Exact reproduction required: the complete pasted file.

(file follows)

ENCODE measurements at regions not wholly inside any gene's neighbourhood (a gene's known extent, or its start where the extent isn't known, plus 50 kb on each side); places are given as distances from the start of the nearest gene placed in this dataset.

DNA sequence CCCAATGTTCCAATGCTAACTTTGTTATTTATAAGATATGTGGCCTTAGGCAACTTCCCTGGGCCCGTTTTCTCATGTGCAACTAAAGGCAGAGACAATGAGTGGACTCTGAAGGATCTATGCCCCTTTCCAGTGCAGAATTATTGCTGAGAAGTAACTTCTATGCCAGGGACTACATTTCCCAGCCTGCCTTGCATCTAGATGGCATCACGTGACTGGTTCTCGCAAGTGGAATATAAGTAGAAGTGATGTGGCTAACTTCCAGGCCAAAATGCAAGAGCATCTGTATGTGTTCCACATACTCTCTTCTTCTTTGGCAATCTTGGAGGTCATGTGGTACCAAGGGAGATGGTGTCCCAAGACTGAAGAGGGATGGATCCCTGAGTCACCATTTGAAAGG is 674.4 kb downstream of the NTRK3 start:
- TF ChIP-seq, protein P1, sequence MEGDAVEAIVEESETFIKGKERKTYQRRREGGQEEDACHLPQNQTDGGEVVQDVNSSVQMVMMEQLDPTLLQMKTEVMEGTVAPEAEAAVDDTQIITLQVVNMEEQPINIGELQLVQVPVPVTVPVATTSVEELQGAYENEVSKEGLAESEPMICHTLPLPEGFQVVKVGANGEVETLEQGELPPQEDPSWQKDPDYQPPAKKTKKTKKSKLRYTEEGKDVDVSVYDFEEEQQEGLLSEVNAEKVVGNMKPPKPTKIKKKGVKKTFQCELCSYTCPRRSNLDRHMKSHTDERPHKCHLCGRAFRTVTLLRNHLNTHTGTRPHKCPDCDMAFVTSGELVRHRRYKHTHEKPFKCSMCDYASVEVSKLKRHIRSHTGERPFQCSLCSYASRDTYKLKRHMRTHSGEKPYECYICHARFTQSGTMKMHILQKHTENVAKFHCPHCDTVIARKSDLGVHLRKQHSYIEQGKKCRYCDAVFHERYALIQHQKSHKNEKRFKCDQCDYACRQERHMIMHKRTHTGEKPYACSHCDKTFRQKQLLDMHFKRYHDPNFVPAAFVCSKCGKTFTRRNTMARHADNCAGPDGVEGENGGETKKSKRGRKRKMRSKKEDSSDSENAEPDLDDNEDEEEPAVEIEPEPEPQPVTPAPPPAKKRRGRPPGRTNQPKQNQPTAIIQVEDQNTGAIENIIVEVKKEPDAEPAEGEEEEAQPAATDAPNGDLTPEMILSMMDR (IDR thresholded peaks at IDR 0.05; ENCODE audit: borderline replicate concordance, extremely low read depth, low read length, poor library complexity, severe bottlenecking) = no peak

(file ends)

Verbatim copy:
ENCODE measurements at regions not wholly inside any gene's neighbourhood (a gene's known extent, or its start where the extent isn't known, plus 50 kb on each side); places are given as distances from the start of the nearest gene placed in this dataset.

DNA sequence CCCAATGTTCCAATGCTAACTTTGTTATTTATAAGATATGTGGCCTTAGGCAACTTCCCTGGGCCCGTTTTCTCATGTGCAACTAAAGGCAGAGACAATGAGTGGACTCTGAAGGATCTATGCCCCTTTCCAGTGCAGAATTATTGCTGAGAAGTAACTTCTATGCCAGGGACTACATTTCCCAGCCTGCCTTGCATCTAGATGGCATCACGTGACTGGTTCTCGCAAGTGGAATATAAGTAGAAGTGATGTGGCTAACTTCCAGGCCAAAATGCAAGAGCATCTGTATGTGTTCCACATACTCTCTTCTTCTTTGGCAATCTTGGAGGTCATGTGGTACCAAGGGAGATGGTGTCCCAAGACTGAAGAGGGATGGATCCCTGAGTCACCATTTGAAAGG is 674.4 kb downstream of the NTRK3 start:
- TF ChIP-seq, protein P1, sequence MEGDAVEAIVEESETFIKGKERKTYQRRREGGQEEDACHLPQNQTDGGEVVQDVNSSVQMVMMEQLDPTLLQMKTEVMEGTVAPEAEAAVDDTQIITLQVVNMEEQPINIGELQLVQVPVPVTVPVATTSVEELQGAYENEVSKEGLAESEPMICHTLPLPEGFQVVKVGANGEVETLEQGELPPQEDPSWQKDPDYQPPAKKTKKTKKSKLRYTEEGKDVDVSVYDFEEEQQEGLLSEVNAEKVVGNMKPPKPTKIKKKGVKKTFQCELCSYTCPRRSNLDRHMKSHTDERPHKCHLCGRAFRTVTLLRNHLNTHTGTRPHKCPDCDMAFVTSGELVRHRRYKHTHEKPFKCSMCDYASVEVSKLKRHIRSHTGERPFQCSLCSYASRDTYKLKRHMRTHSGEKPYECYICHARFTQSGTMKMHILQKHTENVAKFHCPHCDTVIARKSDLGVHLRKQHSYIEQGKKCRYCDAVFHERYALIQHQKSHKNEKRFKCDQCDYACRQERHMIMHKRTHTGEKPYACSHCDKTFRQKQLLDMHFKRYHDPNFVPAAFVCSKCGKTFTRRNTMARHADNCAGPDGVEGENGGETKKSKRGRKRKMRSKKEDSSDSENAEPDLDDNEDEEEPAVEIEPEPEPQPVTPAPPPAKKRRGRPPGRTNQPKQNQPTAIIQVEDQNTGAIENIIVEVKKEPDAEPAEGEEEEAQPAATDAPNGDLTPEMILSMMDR (IDR thresholded peaks at IDR 0.05; ENCODE audit: borderline replicate concordance, extremely low read depth, low read length, poor library complexity, severe bottlenecking) = no peak